Jenny, in “Mr. Miyagi Style” (Working It Out in the Virtual World, 9/22/13), captures the art of teaching composition.
She begins with an understanding that many teachers, even after many years, fail to grasp. Writing is a skill, a performance, an art — something that one does, not something that one knows. It’s more a running stream than a block of ice. Furthermore, it’s a communication skill, it’s interactive, it’s done with others. It’s rhetorical.
When we begin with this assumption, the implications re pedagogy become clear:
Students need a lot of practice learning how to write in a logical fashion. They need practice working with sources; they need practice presenting the works of others and practice responding to those ideas. They don’t show up with these skills, and why should I expect them to? (Jenny)
Jenny’s Mr. Miyagi (The Karate Kid, 1984) clip captures, in a fun and engaging way, the oneness of learning and teaching: practice, practice, practice; coaching, coaching, coaching. This is teaching as shaping rather than teaching as judging. Writing is a performing art, and through constant practice and feedback over a lifetime — not just a semester or even throughout college — one gradually grows.
In Asia, the arts are called “do” (pronounced dough) or “dao” (or “tao”) — the way. One can follow the way, but one can never own it or master it. Everyone is perpetually a student. But it doesn’t stop there. The path is defined by the travelers, the pilgrims. Those behind (kohai in Japanese) seek guidance from those ahead (senpai), and those ahead guide those behind. Thus, everyone is also perpetually a teacher, like yin and yang.
Like yin and yang, teaching is not separate from learning but an essential part. Teaching a skill reinforces, refines, and expands one’s learning. If a person doesn’t learn something new every time s/he teaches a skill, then he’s not growing as a teacher or a student.
In learning any art, failure and ignorance are givens. No one knows everything, and everyone fails at one point or another. The quest for perfection, not the perfection itself, is the way. From this perspective:
Confusion is okay. Students aren’t just allowed to get frustrated and confused- confusion is encouraged. As a matter of fact, I remind them repeatedly that when they get to a point when they’re about to pull out their hair and quit, they’re right where they’re supposed to be- this is where learning happens. Just as a body builder lifts weights to tear muscles apart to make them stronger, we too must tear our old ways of thinking apart so that we can learn, build empathy, and discover solutions to real world problems. (Jenny)
Ignorance, failure, confusion are the doors to learning, and as Jenny says, “When they get to a point when they’re about to pull out their hair and quit, they’re right where they’re supposed to be — this is where learning happens.” And this is the confluence of learning and teaching, the epiphanic moment when authentic question grasps meaningful answer.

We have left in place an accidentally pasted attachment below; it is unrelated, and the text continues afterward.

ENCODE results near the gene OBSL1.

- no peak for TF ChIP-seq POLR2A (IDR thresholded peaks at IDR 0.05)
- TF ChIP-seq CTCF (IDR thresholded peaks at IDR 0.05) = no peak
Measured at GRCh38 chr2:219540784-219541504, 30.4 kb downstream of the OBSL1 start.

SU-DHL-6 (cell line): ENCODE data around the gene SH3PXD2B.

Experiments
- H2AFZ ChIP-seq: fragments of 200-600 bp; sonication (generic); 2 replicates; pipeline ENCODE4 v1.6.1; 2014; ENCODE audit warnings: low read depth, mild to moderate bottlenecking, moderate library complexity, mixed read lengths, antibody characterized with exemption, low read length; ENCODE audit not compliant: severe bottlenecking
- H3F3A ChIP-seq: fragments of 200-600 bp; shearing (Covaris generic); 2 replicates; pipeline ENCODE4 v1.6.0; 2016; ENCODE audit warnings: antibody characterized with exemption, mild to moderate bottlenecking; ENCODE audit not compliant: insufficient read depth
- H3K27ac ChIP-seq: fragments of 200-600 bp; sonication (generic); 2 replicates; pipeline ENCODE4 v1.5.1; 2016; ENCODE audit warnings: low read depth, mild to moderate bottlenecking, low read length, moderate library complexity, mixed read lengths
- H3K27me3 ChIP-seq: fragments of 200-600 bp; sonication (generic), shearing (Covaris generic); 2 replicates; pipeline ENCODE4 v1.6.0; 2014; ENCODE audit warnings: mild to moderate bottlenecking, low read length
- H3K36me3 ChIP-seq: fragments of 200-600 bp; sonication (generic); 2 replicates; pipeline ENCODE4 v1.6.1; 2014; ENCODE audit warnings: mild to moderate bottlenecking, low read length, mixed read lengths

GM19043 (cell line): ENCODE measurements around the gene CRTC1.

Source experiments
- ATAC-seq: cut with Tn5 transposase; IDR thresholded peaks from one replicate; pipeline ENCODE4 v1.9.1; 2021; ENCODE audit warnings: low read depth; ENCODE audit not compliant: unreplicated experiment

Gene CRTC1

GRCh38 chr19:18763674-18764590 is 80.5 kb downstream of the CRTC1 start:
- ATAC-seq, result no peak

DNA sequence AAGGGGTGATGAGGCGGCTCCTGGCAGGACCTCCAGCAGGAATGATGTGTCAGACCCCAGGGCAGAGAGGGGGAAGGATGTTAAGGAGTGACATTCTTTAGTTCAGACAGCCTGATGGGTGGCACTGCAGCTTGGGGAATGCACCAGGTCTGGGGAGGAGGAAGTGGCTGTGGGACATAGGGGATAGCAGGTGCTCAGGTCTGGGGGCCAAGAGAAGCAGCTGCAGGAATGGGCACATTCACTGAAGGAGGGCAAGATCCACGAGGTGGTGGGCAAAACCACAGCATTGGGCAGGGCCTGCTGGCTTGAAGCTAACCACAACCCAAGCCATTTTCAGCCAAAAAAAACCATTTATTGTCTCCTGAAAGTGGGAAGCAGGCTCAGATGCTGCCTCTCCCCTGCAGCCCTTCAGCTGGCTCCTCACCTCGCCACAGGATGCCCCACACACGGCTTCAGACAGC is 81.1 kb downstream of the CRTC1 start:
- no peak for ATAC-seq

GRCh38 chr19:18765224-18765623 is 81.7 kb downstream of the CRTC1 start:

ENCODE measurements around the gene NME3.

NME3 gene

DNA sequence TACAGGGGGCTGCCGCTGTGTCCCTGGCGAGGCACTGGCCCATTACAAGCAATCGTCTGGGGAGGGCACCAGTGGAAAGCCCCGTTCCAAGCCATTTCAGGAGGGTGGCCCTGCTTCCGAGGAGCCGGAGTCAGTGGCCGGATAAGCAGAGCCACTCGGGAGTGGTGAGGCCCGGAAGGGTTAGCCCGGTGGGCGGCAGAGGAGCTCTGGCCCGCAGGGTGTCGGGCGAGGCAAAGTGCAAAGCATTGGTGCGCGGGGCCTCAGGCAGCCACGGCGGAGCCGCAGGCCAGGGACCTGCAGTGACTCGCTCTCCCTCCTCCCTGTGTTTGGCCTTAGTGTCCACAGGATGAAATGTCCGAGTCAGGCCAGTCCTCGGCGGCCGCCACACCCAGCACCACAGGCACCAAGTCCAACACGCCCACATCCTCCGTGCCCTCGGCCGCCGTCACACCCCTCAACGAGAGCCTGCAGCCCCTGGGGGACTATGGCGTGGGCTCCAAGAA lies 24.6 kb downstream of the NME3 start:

The dao defines presence. As writing teachers, our students are fellow travelers. Thus:
Mutual respect is important. I call them by their first names, so I ask them to call me by mine. . . . I think that in today’s student/teacher climate, going out of my way to let students know it’s okay to call me by my first name will help them speak to me more easily. I hope it makes them more comfortable shooting me an email and asking questions. I think it’s working. (Jenny)
Teachers have to be accessible and respectful. In a word, they need “aloha.”
Teachers also have to love the dao. Jenny says, “I lucked out and get to teach composition.” This is a path she chose. Some of the writing teachers I know treat their courses as punishment to endure or hurdles to overcome to get to their first love, teaching Literature. The proof is in the doing. Jenny’s obviously a writer. She writes. And she loves doing it.
Students “get it” in her words — her enthusiasm for the way, the art of writing:
I want them to have communication skills. I want them to be able to listen to others closely, and I want them to have ways to respond. I want them to know that their ideas matter. I want them to have techniques for dealing with people they don’t necessarily agree with when they still have to find a solution to a problem. I want them to be eloquent, just as I want them to understand the beauty of clarity and brevity. (Jenny)
They also get it in her patience:
There’s a lot of repetition of skills on different topics. I have to repeat myself a lot. Some of them get it the first time, some of them might get it after 16 weeks. I hold on. I try not to get frustrated. We repeat. I think of it like building muscle memory so that when they go into other classes, or go to work, or even have to work out disagreements with their families, friends and neighbors . . . . So we repeat and wax on and wax off and wax on and wax off. (Jenny)
We can establish our presence in online classes with a photo or a video, but we can also do it with our words. Our words are who we are. They aren’t just words, but style, and, paraphrasing Buffon, style is the person. Katherine Anne Porter defines it this way: “You do not create a style. You work, and develop yourself; your style is an emanation from your own being.”
Students read our words, and through our words, they know who we are, they sense our presence. We and our words are one and the same, inseparable, and getting to know one means getting to know the other.